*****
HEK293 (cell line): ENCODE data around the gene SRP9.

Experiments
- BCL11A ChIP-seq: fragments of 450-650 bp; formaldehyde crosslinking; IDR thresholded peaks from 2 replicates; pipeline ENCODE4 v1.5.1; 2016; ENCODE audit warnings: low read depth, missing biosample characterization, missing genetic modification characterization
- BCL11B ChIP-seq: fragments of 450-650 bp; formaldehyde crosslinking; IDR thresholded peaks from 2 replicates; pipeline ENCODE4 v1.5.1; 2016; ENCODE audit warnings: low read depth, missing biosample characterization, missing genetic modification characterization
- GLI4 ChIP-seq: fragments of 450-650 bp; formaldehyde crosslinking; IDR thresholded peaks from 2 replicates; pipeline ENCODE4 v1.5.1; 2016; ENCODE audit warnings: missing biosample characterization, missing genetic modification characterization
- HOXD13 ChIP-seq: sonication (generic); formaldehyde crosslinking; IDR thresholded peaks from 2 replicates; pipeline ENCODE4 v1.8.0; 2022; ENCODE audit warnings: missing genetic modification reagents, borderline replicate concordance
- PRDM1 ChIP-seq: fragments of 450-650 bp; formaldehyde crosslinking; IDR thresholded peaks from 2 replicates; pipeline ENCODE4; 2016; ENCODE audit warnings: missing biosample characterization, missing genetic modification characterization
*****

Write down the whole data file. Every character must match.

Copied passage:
HEK293 (cell line): ENCODE data around the gene SRP9.

Experiments
- BCL11A ChIP-seq: fragments of 450-650 bp; formaldehyde crosslinking; IDR thresholded peaks from 2 replicates; pipeline ENCODE4 v1.5.1; 2016; ENCODE audit warnings: low read depth, missing biosample characterization, missing genetic modification characterization
- BCL11B ChIP-seq: fragments of 450-650 bp; formaldehyde crosslinking; IDR thresholded peaks from 2 replicates; pipeline ENCODE4 v1.5.1; 2016; ENCODE audit warnings: low read depth, missing biosample characterization, missing genetic modification characterization
- GLI4 ChIP-seq: fragments of 450-650 bp; formaldehyde crosslinking; IDR thresholded peaks from 2 replicates; pipeline ENCODE4 v1.5.1; 2016; ENCODE audit warnings: missing biosample characterization, missing genetic modification characterization
- HOXD13 ChIP-seq: sonication (generic); formaldehyde crosslinking; IDR thresholded peaks from 2 replicates; pipeline ENCODE4 v1.8.0; 2022; ENCODE audit warnings: missing genetic modification reagents, borderline replicate concordance
- PRDM1 ChIP-seq: fragments of 450-650 bp; formaldehyde crosslinking; IDR thresholded peaks from 2 replicates; pipeline ENCODE4; 2016; ENCODE audit warnings: missing biosample characterization, missing genetic modification characterization